A spokeswoman for NMCWatch said the social media drive, which has been supported by Doctors Association UK, was part of their ongoing efforts to push for better emotional and practical support for registrants.
“One aim is to try and make the general public aware of the issues and that it is not as straightforward as rogue nurses and midwives getting their just desserts. We have had positive feedback from the public and fellow professionals,” she said.
“Our new approach to fitness to practise is all about moving away from a culture of blame to one that encourages openness”
The NMC recently launched a new FtP strategy designed to make the process fairer, less confrontational and less distressing for all concerned.
“Our new approach to fitness to practise is all about moving away from a culture of blame to one that encourages openness, honesty and real learning when things go wrong. At the heart of it is ensuring that all those involved in the process are treated compassionately and with respect,” said NMC director of FtP Matthew McClelland.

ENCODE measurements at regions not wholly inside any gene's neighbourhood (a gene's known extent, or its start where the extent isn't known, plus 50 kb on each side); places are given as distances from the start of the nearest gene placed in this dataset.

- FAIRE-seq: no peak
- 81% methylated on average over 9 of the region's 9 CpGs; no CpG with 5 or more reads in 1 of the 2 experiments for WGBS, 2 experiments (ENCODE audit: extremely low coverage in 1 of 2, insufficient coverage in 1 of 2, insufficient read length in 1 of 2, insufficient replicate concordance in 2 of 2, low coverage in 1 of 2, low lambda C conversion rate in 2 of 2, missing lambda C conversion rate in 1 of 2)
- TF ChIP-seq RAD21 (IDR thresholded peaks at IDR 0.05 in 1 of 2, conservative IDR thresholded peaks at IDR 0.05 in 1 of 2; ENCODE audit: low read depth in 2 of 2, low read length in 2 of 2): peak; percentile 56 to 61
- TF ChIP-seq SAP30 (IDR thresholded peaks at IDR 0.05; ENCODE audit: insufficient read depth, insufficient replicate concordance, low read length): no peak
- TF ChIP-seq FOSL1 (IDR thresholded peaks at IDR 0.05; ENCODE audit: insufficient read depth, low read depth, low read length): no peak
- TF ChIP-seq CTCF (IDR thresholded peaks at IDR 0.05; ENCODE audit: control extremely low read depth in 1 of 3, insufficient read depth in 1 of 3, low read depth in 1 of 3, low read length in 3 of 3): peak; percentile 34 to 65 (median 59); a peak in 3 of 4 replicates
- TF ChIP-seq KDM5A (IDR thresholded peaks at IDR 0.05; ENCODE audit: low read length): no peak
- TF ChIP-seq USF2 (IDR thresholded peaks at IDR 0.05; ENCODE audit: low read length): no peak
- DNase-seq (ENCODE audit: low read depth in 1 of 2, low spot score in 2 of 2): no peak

“We are working closely with employers to make sure they are supported and able to resolve more issues at a local level so that we receive only the right referrals,” he said. “Where we do receive referrals, will give proper consideration to the context in which mistakes happen.”
He noted that steps the NMC was taking to improve support for registrants going through FtP included setting up an “emotional support” helpline.
“We know that fitness to practise has an impact on people and we are planning to provide more support to help,” Mr McClelland told Nursing Times.
“As we continue to improve our ways of working, we are introducing an independent emotional support line for professionals involved in fitness to practise,” he noted.
He also said the body was looking at ways to ensure registrants – who did not have access to legal representation – were able to get independent and free legal advice.
“Many nurses, midwives and nursing associates involved in fitness to practise get excellent legal representation from their professional body or trade union. However, others are not legally represented,” said Mr McClelland.
He added: “That’s why we’re also exploring whether we can work with an independent organisation to provide pro bono legal advice to those who wouldn’t otherwise be legally represented.”